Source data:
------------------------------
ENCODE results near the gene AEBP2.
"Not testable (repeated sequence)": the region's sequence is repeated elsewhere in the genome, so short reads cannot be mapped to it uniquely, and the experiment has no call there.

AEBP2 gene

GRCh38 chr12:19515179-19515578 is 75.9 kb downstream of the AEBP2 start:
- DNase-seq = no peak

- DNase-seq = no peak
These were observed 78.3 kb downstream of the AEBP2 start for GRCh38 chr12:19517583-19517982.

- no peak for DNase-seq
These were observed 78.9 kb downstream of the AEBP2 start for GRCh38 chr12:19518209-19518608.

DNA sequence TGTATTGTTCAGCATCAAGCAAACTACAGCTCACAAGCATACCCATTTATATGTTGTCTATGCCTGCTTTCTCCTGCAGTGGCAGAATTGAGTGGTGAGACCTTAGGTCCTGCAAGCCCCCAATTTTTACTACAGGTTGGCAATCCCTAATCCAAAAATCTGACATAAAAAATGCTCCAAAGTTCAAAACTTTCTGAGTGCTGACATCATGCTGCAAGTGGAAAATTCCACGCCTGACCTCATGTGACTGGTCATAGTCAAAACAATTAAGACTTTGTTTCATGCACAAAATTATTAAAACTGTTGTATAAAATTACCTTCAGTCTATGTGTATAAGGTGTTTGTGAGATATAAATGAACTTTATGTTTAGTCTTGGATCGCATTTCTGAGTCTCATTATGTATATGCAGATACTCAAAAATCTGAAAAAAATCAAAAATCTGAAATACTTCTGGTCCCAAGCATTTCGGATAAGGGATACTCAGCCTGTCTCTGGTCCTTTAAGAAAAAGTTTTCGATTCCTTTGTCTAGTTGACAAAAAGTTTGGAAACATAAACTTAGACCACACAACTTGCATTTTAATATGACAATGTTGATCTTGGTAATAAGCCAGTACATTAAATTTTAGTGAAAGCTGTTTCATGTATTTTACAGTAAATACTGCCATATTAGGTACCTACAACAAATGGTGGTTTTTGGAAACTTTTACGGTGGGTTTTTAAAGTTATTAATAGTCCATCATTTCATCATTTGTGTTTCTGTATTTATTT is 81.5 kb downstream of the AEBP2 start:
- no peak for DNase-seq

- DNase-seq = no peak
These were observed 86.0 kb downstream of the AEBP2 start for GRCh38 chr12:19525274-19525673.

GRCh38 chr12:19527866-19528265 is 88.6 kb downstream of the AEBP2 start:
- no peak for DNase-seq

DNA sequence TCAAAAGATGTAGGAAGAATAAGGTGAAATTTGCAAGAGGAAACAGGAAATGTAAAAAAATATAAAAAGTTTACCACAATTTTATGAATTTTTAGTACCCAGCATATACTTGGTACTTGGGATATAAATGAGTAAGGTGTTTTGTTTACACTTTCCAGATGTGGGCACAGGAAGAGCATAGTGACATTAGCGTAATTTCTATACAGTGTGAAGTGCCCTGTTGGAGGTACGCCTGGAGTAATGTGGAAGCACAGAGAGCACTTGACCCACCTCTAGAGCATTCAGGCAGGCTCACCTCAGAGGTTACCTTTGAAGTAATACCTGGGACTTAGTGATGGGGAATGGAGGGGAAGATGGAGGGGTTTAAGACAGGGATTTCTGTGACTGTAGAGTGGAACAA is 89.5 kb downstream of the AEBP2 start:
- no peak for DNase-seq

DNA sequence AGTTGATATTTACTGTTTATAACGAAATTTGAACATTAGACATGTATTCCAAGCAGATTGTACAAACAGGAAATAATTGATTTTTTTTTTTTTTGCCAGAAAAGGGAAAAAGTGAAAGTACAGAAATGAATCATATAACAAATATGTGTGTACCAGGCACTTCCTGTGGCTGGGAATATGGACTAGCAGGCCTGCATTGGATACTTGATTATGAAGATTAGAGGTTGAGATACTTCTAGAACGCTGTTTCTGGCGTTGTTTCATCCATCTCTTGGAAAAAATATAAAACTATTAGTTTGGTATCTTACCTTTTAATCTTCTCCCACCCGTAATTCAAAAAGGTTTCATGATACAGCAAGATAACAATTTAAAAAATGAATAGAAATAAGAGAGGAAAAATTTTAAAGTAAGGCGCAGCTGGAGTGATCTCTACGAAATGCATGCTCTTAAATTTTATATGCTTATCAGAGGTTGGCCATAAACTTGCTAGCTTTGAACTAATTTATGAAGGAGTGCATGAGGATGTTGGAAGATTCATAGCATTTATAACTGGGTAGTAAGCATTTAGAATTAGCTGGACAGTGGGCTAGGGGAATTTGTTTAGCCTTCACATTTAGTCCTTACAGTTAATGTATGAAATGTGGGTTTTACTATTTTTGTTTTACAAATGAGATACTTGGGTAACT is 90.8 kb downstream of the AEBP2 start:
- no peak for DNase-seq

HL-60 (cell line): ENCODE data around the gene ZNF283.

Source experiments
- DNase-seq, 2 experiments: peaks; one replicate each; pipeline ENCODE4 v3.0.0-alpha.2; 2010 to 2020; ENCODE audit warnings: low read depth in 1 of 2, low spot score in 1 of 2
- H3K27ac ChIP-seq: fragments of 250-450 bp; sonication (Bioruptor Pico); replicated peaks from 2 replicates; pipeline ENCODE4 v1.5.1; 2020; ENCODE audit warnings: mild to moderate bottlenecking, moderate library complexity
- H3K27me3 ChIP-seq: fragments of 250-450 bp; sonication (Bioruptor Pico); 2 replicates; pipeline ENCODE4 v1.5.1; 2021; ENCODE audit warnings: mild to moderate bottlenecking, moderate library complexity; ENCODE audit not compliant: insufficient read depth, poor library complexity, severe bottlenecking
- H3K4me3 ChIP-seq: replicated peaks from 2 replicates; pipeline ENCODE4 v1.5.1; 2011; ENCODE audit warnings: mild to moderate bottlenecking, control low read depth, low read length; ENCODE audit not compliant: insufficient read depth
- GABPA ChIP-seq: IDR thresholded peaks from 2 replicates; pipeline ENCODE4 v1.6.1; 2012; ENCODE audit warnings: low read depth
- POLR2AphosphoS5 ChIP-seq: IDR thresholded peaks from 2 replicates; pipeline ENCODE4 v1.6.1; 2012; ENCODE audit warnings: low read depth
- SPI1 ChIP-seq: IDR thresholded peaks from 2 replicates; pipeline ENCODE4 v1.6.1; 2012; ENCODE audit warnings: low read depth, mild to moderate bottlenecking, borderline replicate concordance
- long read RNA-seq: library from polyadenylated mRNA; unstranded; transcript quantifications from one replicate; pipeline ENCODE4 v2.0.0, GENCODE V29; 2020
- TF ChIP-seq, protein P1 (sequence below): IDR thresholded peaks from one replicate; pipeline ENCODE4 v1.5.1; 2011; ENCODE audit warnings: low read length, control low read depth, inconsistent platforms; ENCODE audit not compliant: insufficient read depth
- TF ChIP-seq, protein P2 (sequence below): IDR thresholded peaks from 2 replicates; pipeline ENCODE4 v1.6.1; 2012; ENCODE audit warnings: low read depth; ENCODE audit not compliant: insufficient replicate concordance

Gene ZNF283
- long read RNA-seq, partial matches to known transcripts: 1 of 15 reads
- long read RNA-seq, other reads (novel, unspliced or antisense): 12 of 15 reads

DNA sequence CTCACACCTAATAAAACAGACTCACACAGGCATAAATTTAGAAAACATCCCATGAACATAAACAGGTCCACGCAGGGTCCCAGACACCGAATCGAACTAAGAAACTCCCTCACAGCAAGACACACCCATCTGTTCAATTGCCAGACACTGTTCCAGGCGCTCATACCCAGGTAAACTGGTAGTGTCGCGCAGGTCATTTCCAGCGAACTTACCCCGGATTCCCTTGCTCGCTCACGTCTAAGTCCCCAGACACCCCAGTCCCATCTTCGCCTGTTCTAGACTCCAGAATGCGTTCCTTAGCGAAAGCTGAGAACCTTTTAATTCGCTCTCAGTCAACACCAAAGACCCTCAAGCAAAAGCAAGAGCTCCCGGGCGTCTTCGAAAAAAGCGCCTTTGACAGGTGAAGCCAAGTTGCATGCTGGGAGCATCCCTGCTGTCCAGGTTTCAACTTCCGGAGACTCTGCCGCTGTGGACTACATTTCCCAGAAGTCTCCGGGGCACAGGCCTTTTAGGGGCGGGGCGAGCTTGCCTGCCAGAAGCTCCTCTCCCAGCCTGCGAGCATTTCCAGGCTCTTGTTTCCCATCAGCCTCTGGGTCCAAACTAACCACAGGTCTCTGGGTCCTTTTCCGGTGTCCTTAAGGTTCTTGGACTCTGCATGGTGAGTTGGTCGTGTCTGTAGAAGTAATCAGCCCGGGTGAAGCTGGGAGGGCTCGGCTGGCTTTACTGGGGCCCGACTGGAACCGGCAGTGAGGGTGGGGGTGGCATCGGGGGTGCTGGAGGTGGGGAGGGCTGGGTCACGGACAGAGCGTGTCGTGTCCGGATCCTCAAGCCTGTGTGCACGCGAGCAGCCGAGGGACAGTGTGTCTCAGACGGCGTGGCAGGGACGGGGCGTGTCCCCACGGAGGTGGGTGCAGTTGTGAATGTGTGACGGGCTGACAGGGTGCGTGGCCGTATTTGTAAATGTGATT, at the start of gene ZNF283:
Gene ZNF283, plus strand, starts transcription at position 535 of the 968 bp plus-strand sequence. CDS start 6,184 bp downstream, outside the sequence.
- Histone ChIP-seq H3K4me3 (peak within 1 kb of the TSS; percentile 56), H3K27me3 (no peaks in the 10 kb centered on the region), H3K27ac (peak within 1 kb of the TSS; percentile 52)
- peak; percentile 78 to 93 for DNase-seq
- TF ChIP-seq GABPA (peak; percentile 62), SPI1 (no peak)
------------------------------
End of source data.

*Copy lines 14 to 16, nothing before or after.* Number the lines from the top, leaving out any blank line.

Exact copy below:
GRCh38 chr12:19527866-19528265 is 88.6 kb downstream of the AEBP2 start:
- no peak for DNase-seq

DNA sequence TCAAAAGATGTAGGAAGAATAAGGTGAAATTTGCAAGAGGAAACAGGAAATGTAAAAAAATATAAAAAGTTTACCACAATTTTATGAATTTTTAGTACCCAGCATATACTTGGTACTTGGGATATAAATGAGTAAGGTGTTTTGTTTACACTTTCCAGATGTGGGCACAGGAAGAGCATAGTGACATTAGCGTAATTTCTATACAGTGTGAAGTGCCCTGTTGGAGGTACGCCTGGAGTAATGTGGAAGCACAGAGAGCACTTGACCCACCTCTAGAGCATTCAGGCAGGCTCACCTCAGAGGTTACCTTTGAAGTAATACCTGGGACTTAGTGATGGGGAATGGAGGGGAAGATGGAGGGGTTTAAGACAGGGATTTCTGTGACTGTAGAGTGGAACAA is 89.5 kb downstream of the AEBP2 start: